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In the News

Elizabeth Berliner, associate clinical professor in the College of Veterinary Medicine, discusses obstacles animal shelters are facing amid pandemic recovery. 

In this opinion guest essay, assistant professor of history, Stephen Vider, and Bronfenbrenner Center postdoctoral associate, David S. Byers, argue that the Supreme Court Case Fulton v. City of Philadelphia threatens 50 years of advances to support L.G.B.T.Q. youth in the foster care system. 

Daniela Hedwig, research associate in the Lab of Ornithology, says, “African elephants can serve as a really cool study system for the evolution of complex communications systems, including our own language.” 

“The jobs that remain unfilled in the economy are collectively concentrated amongst 45 million jobs that we’ve been overly dependent on that pay $750 a week or less,”  says Daniel Alpert, senior fellow in macroeconomics at the Law School.

A new study co-authored by Harry Kaiser, professor of applied economics and management, finds that even a slight grocery tax-rate increase could lead to food insecurity for many U.S. households.

Natalie Bazarova, associate professor of communication, contributes insight from her research on how social media users shared personal information during the pandemic and advises users to be mindful of how much they share.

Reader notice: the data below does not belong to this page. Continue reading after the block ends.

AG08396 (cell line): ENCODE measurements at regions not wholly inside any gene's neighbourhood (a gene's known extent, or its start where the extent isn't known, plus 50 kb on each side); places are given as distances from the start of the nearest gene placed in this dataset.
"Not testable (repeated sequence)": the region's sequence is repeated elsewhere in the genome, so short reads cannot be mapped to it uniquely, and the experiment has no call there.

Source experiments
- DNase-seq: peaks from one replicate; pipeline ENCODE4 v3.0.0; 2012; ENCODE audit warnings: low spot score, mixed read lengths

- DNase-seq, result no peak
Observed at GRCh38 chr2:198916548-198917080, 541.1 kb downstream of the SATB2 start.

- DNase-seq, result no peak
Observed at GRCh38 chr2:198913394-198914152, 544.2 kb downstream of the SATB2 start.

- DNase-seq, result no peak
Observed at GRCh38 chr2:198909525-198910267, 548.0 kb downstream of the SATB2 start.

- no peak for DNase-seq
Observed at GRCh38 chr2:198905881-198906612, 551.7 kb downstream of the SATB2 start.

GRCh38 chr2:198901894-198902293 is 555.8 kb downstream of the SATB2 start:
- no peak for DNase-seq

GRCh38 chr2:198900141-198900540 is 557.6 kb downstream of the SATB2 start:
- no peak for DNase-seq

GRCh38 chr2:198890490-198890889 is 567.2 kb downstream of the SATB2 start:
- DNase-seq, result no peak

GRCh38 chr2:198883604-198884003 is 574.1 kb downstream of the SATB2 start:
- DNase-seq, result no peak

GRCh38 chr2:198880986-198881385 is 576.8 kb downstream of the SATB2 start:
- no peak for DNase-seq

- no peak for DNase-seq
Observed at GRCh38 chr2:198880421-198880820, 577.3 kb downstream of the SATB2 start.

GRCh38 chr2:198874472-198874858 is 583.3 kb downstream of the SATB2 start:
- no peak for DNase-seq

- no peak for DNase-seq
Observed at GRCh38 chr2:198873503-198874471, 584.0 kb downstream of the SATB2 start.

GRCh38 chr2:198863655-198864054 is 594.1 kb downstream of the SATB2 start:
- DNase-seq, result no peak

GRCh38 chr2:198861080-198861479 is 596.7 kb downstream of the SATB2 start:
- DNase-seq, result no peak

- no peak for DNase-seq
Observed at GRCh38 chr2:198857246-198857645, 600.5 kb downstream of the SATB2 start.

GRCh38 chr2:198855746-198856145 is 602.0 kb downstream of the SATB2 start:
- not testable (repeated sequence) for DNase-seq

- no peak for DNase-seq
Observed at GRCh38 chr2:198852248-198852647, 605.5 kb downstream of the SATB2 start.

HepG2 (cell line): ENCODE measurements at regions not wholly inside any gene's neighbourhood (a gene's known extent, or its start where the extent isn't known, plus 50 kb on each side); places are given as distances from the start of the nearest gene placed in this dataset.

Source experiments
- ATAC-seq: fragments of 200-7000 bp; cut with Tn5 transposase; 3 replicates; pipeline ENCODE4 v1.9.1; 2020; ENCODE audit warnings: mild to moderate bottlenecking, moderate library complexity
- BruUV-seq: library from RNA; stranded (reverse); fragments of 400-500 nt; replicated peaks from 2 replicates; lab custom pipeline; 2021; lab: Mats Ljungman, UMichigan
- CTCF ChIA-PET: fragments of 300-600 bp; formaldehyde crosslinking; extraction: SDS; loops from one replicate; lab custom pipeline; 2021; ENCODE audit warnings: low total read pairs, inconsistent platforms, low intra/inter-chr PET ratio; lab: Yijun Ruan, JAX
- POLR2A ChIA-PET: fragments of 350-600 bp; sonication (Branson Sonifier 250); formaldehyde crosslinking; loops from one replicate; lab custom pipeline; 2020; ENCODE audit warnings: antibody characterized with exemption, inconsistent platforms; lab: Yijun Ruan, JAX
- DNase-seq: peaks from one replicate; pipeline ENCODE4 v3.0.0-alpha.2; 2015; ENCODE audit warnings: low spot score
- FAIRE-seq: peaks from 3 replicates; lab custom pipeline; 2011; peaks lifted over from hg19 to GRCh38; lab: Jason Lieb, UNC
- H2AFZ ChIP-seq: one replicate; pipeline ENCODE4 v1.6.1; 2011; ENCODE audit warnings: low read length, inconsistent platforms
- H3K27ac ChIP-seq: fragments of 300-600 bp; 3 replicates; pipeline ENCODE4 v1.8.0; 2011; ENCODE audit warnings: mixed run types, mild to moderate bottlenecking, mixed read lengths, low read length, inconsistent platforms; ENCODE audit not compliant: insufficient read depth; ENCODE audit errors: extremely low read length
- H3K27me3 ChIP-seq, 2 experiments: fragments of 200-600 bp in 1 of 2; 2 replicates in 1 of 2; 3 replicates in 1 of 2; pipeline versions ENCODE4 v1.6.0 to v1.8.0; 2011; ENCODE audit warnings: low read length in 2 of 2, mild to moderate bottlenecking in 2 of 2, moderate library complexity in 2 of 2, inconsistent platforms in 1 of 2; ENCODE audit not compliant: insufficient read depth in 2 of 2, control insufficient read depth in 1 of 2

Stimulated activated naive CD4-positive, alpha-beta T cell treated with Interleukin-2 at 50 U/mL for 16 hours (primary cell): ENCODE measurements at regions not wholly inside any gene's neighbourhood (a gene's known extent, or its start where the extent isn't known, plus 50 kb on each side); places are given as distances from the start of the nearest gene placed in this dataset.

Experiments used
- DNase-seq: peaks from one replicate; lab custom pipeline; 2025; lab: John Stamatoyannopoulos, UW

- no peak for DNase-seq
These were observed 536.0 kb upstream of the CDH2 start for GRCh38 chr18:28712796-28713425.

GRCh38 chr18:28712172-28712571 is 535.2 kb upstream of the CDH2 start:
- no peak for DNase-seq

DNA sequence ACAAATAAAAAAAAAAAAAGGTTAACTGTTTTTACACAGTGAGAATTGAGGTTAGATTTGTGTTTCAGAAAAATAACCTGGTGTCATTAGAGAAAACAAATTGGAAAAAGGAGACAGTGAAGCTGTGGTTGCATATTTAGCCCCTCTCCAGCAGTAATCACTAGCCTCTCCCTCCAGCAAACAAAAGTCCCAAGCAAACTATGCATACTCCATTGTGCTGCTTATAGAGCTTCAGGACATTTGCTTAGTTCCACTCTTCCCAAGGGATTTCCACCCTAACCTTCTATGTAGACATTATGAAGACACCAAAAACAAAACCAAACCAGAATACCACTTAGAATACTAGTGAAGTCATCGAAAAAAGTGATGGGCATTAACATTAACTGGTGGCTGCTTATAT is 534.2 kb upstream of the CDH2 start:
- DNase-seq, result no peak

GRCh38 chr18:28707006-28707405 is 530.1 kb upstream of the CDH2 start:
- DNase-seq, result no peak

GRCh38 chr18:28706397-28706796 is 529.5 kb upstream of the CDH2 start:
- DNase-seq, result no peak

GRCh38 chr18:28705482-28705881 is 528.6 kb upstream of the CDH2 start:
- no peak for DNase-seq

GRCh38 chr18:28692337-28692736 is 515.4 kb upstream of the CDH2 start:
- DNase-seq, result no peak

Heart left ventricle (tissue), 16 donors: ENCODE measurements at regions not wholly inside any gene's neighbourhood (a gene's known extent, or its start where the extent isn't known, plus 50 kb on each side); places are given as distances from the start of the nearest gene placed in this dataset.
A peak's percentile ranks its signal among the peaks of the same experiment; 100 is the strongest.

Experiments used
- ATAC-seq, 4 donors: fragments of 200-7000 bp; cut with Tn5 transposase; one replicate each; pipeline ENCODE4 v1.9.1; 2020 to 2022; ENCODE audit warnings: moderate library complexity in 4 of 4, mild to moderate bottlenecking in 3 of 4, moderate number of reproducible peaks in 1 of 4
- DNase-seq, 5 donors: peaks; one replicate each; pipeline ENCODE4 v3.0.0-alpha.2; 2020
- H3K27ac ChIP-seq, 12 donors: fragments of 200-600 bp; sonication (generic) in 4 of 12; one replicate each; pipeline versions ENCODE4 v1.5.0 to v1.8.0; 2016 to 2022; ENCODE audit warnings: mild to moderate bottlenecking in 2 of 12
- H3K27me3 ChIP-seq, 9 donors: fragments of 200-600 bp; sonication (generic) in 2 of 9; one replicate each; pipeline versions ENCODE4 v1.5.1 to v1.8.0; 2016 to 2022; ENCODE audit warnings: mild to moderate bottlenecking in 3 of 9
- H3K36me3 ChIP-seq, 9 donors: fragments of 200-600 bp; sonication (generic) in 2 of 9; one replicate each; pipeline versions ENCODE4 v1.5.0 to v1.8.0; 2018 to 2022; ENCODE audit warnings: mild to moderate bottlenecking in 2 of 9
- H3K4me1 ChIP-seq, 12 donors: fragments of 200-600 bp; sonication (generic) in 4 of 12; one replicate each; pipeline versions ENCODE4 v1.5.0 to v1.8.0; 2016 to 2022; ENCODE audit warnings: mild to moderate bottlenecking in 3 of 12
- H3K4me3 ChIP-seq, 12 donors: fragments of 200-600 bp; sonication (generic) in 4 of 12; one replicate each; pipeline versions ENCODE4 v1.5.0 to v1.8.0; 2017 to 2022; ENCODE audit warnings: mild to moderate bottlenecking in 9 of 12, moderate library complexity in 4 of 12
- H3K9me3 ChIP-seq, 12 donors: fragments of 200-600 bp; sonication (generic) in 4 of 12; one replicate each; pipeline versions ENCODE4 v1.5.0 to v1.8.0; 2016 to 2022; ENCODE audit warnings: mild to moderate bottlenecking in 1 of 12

“I don’t think a conventional explosive debt crisis is in the cards,” says Eswar Prasad, professor of trade policy and the former head of the International Monetary Fund’s China division. “A better way of looking at it is … somebody has to pay for all this, and who’s going to pay for it? Ultimately, it is going to be the taxpayer.” 

James Grimmelmann, professor at the Law School and Cornell Tech, says that tech companies “really have to make deeply political choices” as they are caught between activist free speech and governments attempting to stop unrest and violence. 

“It has always been the military’s strategy to hide the mass crackdown there, the mass killing of the protesters,” says Van Tran, PhD in the department of government

George Hay, professor of law, says that it’s “hard to imagine any basis for blocking the deal.”

Lilly Jan, lecturer in food and beverage management, discusses the spike in restaurant reservations across the U.S. Jan says, “This spike will last a little bit longer than a regular restaurant opening. We’re going to continue to see those increases in sales, but with cold weather, we will see a leveling off.” 

“We’re going to see a substantial amount of global warming before we can model the clouds scaled globally,” says Angeline Pendergrass, assistant professor of atmospheric science.